Meyer-Fonné Alsace Grand Cru Kaefferkopf Pinot Gris 2018

Kaefferkopf is one of Alsace’s most famous Grands Crus with a history dating back to 1328. Clay and limestone soils result in a structured wine with notes of dried fruits and baking spices.

Dirler-Cadé

Jean Dirler is a 5th generation winemaker who in 2000 joined his family vineyards with his wife Ludivine Cadé’s family vineyards, which date back to the 16th century. Today they have forty-five acres across four Grand Crus – Saering, Spiegel, Kessler and Kitterlé. In addition, the Domaine also has plantings in the 5 lieux-dits known as Belzbrunnen, Schwarzberg, Bux, Schimberg, and Bollenberg. Dirler has been practicing biodynamic farming for more than 20 years and only sulfur and homeopathic doses of ‘horsetail’ are used against disease and pests, and fertilizers are never used.

Dirler-Cadé Alsace Grand Cru Saering Riesling 2017

With pure aromas of minerals and citrus fruit, the wine is crisp and clean with a long juicy finish. 

Mure

Siblings Veronique and Thomas Mure are the 12th generation in their family, who started making wine in 1650. Located in the south of Alsace, they have seventy acres all farmed biodynamically, including 25 acres in the monopole Clos St. Landelin which was the first parcel in the family. Veronique and Thomas share responsibilities and taste together every day, although he spends more time in the vineyard and cellar and she handles the commercial aspect. Veronique is also the president of Le DeVine d’Alsace which supports women working in production in Alsace.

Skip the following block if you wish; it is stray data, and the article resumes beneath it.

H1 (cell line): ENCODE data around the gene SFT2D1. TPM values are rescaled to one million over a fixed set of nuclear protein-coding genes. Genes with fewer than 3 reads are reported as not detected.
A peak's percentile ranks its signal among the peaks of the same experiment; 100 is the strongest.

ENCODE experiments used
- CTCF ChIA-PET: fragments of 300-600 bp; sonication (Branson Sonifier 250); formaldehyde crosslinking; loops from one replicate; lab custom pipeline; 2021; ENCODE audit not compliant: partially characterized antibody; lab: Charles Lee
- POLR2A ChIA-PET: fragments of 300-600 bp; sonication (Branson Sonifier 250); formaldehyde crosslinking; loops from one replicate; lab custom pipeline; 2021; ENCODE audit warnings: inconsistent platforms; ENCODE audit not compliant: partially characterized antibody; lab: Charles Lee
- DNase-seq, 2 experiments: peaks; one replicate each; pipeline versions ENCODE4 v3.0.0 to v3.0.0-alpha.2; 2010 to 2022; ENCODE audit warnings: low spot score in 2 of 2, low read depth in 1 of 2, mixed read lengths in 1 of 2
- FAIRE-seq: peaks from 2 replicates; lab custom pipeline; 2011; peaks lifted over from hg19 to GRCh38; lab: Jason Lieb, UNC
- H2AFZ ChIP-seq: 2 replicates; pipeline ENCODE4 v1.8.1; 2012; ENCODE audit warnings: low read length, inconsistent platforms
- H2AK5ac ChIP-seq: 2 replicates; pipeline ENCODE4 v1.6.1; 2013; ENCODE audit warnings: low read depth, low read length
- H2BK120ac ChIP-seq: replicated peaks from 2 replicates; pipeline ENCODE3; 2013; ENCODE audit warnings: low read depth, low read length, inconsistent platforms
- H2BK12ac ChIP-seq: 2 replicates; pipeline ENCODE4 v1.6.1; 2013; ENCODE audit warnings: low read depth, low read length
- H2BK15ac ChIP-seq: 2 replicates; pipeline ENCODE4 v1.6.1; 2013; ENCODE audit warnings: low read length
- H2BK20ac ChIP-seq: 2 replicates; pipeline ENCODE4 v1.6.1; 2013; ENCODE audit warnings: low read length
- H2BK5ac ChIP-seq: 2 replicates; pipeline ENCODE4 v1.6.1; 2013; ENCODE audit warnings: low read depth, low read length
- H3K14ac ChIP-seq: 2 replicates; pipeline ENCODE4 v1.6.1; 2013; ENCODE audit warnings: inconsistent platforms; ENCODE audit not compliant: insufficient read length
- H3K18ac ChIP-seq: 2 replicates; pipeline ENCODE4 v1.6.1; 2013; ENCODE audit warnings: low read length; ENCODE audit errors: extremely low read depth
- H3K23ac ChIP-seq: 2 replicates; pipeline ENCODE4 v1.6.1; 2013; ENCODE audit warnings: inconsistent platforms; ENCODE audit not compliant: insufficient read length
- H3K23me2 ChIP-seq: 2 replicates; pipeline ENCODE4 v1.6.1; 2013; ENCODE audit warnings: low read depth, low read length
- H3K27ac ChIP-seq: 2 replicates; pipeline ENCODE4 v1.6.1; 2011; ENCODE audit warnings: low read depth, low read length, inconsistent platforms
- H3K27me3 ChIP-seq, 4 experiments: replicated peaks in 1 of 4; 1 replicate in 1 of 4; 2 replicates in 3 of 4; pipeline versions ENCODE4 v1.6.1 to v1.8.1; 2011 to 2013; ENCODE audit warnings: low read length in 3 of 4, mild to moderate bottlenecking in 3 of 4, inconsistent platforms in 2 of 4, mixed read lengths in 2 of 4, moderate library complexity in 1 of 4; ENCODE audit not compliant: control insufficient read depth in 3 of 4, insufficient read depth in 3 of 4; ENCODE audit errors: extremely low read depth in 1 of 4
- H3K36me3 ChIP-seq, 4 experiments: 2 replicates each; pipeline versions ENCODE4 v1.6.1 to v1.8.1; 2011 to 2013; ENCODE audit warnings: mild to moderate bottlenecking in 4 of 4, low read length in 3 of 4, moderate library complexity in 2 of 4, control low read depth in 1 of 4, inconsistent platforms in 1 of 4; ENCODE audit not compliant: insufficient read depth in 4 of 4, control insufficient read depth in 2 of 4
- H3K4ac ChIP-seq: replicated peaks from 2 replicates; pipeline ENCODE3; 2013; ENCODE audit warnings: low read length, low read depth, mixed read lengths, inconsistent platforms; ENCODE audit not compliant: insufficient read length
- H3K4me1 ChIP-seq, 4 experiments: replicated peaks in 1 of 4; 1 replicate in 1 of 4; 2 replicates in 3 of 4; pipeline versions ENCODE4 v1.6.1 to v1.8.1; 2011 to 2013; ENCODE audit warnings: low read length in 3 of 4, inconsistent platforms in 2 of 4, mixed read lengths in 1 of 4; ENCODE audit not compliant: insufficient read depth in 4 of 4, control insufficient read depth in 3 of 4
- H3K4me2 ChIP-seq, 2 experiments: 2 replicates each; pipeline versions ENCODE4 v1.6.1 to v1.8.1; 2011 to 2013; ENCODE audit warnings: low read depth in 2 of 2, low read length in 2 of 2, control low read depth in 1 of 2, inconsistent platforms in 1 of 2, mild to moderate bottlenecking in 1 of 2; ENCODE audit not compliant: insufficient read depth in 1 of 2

Mure Vorbourg Clos Saint Landelin Riesling 2019

Sourced from terraced vineyards with clay and limestone soils, the Riesling has aromas of tangerine and spice, fresh acidity, and the bitterness of the citrus skin on the finish.

Agathe Bursin did not grow up in a family of winemakers. Her grandfather grew grapes that he sold to the cooperative and she remembers tasting the juice when she was very young. And as a child in school, she would draw pictures of tractors with grapes and knew she wanted to be a winemaker. Agathe studied in Burgundy and started making wine in Alsace with seven acres from her mother’s family. Today Agathe has 17 acres consisting of calcareous and red stone soils that she farms organically.